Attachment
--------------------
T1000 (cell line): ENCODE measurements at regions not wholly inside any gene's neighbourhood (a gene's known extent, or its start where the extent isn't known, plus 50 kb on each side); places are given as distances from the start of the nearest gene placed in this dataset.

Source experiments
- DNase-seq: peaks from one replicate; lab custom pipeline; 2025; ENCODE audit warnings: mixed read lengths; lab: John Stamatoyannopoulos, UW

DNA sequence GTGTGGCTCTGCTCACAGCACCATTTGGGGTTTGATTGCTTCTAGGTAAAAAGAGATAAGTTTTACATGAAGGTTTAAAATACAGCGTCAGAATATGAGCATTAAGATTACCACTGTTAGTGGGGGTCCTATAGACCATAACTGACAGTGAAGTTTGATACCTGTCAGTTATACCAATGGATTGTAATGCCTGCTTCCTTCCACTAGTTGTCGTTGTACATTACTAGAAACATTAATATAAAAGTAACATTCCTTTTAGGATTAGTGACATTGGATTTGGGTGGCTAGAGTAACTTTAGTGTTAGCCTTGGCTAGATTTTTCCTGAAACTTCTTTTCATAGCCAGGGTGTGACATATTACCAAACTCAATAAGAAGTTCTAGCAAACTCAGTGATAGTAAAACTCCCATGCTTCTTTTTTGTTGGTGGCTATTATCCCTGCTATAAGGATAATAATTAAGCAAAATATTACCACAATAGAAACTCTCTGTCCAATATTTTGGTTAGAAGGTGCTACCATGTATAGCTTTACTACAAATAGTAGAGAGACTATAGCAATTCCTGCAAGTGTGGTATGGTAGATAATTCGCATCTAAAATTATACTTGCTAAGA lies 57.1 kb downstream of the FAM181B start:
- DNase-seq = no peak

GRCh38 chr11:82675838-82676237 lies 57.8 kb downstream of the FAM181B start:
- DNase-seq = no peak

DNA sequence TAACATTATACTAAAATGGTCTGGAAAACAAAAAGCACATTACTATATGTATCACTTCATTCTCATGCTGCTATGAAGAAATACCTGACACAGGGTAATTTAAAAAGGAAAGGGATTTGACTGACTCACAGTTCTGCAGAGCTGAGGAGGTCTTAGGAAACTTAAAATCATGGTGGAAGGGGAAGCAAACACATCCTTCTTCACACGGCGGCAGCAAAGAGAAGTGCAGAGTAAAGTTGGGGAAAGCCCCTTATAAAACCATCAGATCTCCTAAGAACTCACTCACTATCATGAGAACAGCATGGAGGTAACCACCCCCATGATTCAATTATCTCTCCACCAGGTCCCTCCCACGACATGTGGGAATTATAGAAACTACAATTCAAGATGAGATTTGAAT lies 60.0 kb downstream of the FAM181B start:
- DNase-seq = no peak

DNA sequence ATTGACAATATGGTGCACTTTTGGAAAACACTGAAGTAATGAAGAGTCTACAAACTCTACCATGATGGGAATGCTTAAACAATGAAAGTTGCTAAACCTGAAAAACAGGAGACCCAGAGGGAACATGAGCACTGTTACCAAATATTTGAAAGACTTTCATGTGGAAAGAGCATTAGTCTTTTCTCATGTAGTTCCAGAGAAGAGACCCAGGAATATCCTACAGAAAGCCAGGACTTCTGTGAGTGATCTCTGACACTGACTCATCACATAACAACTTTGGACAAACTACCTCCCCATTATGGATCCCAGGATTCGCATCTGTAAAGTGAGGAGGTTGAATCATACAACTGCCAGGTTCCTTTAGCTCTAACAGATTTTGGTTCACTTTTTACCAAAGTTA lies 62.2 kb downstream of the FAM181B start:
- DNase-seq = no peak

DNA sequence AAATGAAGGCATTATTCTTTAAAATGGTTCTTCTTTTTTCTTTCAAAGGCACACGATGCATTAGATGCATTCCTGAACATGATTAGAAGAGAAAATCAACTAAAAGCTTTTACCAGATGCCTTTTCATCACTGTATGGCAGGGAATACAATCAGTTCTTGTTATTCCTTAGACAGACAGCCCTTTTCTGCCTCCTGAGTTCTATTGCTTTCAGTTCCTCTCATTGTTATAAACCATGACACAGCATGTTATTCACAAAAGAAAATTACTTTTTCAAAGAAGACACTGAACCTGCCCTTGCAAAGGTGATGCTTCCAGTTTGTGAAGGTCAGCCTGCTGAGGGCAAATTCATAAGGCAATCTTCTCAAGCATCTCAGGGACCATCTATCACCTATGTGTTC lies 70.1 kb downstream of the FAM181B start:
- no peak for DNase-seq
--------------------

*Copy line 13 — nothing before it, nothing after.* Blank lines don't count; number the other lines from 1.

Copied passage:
- no peak for DNase-seq